LabVIEW

cancel
Showing results for 
Search instead for 
Did you mean: 

Upgrading MXI-3 system from LV7.2 Windows to LV2010 Linux

I have a legacy MXI-3 system that I need to upgrade from LV7.2 under Windows XP to LV2010 under Linux.

 

1) Do I need to purchase a new MXI card, such as MXI-4 or MXI-Express?

 

2) Are there Linux (Ubuntu) drivers that support any of these MXI buses?

 

Thank you for your input.

 

0 Kudos
Message 1 of 4
(797 Views)
Highlighted

Hi Chris,

 

To answer your first question: 

You should be able to use NI MXI products with Linux. PXI is composed of PCI components, which are native to each Operating System. Therefore, PCI to PCI bridges should be recognized by the system without any additional drivers installed. The more advanced features of the PXI chassis, such as triggering, are supported by PXI Platform Services. As of March 2011, there is a beta Linux PXI Platform Services driver (version 2.6), but it does not support Ubuntu. Beyond that, you would need to download any other Linux drivers for hardware you would be using. 

 

To answer your second question:

According to this list of Linux distributions supported by National Instruments, Ubuntu is not one of them. However, RedHat 5 and Scientific 5.5 should work - the other dsitrbutions listed on that article have not been tested with the Platform Services.

 

Let me know if you have any other questions.

 

 

 

Micah M.
National Instruments
NIC AE Specialist - Test
0 Kudos
Message 2 of 4
(785 Views)

Thank you for your reply, which is helpful.  However, I don't know if my *old* MXI-3 PCI card (from the LV7.2 era) will work with the new NI products. I don't have the specific model number at the moment.  Do you think it would work with LV2010 Linux 64-bit? LV2010 Windows-7 64-bit?

0 Kudos
Message 3 of 4
(760 Views)

Hi Chris,

 

I apologize, I should have been more clear as my last post was in reference to MXI-3. MXI-3 should work with Linux just fine. It should also work with LabVIEW 2010 just fine as LabVIEW is simply a programming language and the MXI-3 card does not interface with LabVIEW directly - it communicates more on the hardware/system level.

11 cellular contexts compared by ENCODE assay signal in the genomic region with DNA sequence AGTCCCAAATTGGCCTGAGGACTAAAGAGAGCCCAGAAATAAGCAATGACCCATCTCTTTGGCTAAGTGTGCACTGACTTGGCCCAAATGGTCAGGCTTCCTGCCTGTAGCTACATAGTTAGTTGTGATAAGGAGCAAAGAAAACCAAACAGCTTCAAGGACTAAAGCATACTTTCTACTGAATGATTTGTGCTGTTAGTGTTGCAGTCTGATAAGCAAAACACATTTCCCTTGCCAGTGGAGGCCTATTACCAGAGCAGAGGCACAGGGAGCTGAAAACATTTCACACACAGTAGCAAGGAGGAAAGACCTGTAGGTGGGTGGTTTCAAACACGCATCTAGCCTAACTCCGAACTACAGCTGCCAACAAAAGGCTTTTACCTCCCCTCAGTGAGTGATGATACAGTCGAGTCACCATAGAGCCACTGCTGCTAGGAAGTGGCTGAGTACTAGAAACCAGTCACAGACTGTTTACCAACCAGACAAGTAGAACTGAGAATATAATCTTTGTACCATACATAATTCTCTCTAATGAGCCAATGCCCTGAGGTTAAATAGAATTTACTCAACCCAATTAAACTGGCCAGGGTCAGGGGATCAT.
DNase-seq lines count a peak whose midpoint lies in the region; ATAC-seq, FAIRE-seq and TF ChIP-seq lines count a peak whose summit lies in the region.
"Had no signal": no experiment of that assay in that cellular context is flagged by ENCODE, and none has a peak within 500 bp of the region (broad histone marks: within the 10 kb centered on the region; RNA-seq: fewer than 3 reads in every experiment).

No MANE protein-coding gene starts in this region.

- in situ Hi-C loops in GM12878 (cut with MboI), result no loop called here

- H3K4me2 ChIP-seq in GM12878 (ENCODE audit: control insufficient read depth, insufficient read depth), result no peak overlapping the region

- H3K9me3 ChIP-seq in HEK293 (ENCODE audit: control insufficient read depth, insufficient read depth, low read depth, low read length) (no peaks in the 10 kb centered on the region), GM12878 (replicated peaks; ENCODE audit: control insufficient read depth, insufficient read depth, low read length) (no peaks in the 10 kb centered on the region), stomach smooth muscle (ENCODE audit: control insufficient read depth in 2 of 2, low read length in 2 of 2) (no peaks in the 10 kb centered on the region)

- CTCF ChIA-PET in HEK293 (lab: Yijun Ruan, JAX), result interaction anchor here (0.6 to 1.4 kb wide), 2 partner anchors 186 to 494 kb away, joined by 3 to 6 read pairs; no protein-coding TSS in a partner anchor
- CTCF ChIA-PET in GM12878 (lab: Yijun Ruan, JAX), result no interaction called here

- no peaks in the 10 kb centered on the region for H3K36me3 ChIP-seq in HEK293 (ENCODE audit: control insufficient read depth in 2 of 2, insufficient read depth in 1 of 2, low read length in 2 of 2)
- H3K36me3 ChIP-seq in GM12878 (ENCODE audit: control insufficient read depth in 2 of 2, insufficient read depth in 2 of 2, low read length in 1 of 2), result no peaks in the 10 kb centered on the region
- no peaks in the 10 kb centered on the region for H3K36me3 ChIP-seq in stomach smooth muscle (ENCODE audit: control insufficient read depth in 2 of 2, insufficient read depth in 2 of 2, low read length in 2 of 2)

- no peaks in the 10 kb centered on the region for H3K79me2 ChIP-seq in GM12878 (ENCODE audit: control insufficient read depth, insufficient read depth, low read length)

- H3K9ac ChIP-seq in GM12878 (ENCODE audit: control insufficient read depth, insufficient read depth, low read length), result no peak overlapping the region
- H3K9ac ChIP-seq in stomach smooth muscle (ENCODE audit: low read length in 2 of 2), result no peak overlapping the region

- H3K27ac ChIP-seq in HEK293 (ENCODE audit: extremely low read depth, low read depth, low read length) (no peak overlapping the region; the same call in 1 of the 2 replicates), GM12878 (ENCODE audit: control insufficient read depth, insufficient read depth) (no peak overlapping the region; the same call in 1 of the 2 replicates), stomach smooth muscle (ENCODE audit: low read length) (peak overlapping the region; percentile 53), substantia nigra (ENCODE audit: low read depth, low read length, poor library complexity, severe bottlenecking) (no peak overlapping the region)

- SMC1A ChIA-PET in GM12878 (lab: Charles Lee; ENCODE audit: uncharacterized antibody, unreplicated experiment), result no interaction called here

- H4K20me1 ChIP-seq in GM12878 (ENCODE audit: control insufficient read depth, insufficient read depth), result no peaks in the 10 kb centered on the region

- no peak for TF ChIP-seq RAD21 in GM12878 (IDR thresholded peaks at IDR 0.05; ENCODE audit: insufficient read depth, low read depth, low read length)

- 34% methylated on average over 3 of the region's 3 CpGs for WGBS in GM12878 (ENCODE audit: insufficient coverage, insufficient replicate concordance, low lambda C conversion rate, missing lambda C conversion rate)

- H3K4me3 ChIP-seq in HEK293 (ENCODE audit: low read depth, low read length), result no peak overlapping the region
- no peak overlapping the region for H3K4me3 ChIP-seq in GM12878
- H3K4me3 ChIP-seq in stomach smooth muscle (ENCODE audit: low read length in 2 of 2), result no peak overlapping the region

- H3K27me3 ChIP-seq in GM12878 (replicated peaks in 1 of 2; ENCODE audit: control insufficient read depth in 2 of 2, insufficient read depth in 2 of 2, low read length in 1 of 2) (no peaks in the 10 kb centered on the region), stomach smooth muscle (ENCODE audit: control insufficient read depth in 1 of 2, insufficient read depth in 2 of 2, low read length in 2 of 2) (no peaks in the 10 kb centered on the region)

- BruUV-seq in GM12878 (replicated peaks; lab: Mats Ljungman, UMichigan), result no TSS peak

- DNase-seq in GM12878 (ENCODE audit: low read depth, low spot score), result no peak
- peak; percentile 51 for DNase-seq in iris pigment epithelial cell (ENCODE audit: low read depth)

As for Windows 7, MXI-3 does not work with Windows Vista or Windows 7. You can read more about why that is right here

 

As far as a 64bit Operating System goes, there are far more reasons why it wouldn't work than why it would. A 64-bit OS can address memory locations (beyond 4GB) and PXIe addresses that are beyond the range of a 32-bit device. MXI-3 (and older MXI-4) can only support 32-bit addressing - and therefore there is a very likely chance that the BIOS of a 64-bit machine would address locations for the MXI-3 devices beyond the 32-bit limit. This would cause dropped communications as the MXI-3 would not be able to see or understand anything beyond that 32bit limit. This also applies to data being addressed to memory locations beyond 4GB - your MXI-3 wouldnt be able to access it. Technically, you could try and force a 64-bit system to behave like 32-bit by carefully configuring the way the devices fetch their PCI address (only allowing 32-bit addressing) and by keeping system memory under 4GB. This would technically work, but it all depends on how the BIOS for your computer was designed to work. It is also completely nullifying some of the main advantages of a 64-bit system...

 

If you want to use a 64-bit OS (especially Windows 7/VISTA), your best bet is to upgrade to a MXI-4/Express system.

 

In short, will MXI-3 work with...

 

Windows 7? No.

LabVIEW 2010? Yes

Linux? Most likely.

64-bit OS? Only if you are willing to do a lot of work turning your 64-bit system into a 32-bit system, and even then you are likely to run into lots of problems.

 

I hope this answers your questions, have a nice day!

 

Micah M.
National Instruments
NIC AE Specialist - Test
0 Kudos
Message 4 of 4
(749 Views)